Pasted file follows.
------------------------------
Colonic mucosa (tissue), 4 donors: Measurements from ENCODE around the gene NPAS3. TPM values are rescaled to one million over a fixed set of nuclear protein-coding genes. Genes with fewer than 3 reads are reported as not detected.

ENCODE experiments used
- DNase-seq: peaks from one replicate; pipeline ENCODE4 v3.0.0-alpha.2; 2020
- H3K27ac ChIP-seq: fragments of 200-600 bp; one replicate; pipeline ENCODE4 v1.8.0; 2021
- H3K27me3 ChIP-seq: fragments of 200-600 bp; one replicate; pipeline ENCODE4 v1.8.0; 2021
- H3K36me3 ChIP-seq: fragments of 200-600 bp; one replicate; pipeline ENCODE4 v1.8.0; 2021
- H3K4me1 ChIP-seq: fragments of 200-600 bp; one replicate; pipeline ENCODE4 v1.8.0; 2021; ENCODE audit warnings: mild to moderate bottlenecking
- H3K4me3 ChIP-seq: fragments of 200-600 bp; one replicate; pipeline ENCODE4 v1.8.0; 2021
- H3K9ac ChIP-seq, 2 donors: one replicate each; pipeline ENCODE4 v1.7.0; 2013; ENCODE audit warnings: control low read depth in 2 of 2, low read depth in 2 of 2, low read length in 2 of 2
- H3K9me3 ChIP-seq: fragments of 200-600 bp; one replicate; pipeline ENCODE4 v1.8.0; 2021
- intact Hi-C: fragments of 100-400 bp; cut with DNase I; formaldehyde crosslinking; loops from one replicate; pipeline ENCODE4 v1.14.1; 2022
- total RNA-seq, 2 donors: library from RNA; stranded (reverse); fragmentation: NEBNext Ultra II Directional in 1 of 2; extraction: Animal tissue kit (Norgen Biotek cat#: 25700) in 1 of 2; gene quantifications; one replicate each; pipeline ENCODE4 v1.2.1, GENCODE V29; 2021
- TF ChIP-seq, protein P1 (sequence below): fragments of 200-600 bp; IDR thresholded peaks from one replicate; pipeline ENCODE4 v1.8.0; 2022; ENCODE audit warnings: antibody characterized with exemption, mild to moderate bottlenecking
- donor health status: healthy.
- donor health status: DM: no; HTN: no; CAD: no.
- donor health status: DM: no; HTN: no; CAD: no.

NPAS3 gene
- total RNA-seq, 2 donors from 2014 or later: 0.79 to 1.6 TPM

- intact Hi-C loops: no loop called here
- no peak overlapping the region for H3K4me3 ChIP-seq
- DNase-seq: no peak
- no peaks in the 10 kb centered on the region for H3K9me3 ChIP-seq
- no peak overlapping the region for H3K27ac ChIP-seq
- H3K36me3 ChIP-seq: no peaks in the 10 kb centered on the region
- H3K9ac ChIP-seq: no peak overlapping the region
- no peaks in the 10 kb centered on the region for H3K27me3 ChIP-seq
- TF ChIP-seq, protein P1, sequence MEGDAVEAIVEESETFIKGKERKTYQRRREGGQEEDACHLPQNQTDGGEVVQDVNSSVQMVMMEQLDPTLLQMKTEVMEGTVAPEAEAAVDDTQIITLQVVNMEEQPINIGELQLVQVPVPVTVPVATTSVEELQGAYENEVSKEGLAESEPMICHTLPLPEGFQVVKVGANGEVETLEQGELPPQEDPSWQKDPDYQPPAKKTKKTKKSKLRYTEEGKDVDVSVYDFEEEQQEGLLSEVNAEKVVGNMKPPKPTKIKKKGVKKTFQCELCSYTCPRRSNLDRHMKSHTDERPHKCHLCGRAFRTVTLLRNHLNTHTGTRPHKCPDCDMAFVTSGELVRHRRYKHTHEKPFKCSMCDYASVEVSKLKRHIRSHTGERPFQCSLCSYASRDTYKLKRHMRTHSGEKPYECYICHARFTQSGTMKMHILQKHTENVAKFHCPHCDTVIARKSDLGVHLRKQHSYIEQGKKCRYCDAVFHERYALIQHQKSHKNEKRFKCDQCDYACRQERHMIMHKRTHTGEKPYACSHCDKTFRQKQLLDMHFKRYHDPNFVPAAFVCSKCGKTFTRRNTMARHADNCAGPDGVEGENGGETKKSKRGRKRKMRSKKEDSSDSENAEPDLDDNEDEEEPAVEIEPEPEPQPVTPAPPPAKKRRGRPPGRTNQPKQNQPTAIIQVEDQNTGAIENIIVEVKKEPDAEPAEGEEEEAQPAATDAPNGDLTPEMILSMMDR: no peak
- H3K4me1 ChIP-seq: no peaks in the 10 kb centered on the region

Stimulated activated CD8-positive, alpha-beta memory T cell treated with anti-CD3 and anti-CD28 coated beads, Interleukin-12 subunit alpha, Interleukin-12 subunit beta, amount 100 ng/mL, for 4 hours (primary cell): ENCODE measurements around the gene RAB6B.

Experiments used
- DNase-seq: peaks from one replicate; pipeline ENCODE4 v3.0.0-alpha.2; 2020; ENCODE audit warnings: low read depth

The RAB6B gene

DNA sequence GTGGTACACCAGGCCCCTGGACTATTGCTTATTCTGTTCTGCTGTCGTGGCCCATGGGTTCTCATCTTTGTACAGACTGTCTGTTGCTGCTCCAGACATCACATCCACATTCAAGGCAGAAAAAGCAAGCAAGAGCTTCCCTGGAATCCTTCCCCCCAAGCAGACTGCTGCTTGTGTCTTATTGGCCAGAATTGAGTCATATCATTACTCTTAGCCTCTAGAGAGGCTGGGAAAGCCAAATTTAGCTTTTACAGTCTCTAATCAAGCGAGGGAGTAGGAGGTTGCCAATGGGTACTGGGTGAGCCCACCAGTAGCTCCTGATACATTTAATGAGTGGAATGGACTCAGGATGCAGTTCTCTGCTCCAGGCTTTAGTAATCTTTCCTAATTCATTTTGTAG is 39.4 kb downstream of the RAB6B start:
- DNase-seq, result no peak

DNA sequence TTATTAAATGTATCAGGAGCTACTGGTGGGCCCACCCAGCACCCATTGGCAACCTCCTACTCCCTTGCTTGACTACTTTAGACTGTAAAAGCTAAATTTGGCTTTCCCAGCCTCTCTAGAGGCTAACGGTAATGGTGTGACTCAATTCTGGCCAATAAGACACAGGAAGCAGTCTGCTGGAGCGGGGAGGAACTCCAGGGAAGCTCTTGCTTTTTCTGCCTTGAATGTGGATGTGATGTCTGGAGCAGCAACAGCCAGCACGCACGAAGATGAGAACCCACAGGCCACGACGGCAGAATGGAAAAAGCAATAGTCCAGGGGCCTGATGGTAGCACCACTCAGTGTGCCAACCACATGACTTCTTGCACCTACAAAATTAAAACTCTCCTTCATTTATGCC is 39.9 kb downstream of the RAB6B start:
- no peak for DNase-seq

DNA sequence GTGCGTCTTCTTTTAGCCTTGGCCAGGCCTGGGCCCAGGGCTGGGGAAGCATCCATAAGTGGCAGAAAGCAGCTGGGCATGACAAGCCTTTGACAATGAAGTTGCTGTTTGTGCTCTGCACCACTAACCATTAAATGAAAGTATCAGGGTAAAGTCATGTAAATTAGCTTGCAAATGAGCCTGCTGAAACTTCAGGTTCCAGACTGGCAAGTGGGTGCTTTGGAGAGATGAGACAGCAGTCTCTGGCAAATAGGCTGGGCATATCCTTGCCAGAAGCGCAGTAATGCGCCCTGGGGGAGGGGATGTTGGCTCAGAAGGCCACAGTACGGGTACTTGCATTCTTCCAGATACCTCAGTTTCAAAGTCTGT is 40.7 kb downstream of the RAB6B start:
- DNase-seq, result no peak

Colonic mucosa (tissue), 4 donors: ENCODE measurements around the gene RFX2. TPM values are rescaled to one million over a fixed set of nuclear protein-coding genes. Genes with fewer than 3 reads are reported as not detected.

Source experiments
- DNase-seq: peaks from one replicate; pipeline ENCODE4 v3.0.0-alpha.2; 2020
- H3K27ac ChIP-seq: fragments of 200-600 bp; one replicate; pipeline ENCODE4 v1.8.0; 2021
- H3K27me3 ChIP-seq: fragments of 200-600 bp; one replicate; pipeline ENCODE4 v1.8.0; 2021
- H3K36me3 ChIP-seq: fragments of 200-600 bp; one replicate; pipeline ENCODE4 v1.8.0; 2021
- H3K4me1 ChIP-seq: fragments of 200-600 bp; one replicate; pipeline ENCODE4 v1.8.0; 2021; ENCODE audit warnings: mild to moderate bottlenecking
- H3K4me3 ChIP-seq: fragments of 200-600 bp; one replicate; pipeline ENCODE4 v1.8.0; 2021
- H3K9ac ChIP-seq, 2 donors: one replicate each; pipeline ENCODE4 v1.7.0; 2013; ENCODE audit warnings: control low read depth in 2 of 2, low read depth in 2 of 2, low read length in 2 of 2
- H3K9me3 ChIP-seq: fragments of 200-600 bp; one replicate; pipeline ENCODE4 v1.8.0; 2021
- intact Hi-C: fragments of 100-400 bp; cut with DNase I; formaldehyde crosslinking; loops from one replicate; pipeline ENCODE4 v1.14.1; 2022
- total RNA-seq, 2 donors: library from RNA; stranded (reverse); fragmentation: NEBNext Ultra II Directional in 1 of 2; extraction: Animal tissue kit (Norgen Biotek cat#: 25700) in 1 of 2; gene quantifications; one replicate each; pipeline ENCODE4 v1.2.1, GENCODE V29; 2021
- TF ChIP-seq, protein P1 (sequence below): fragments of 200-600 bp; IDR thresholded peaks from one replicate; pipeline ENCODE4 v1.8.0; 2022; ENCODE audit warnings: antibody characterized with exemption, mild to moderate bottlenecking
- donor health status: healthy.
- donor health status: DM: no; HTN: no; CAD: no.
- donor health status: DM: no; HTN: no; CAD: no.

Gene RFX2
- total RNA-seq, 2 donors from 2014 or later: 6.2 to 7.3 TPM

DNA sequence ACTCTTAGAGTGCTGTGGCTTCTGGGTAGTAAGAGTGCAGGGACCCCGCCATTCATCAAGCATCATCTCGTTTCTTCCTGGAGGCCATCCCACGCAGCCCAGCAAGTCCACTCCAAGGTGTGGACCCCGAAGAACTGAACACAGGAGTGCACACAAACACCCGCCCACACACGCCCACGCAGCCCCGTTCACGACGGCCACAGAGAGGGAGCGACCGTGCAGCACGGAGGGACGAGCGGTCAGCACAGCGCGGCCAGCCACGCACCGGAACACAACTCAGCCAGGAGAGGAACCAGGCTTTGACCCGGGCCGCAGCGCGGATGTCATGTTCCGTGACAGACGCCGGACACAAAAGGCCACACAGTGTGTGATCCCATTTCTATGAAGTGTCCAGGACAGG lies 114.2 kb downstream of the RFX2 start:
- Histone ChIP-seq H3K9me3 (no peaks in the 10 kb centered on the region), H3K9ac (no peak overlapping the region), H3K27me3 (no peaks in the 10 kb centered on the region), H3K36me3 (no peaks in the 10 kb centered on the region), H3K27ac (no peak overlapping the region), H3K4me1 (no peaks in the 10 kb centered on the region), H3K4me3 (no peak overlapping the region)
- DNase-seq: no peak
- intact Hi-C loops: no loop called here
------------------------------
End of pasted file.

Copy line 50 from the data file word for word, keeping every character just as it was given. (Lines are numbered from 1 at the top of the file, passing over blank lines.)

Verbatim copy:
- total RNA-seq, 2 donors: library from RNA; stranded (reverse); fragmentation: NEBNext Ultra II Directional in 1 of 2; extraction: Animal tissue kit (Norgen Biotek cat#: 25700) in 1 of 2; gene quantifications; one replicate each; pipeline ENCODE4 v1.2.1, GENCODE V29; 2021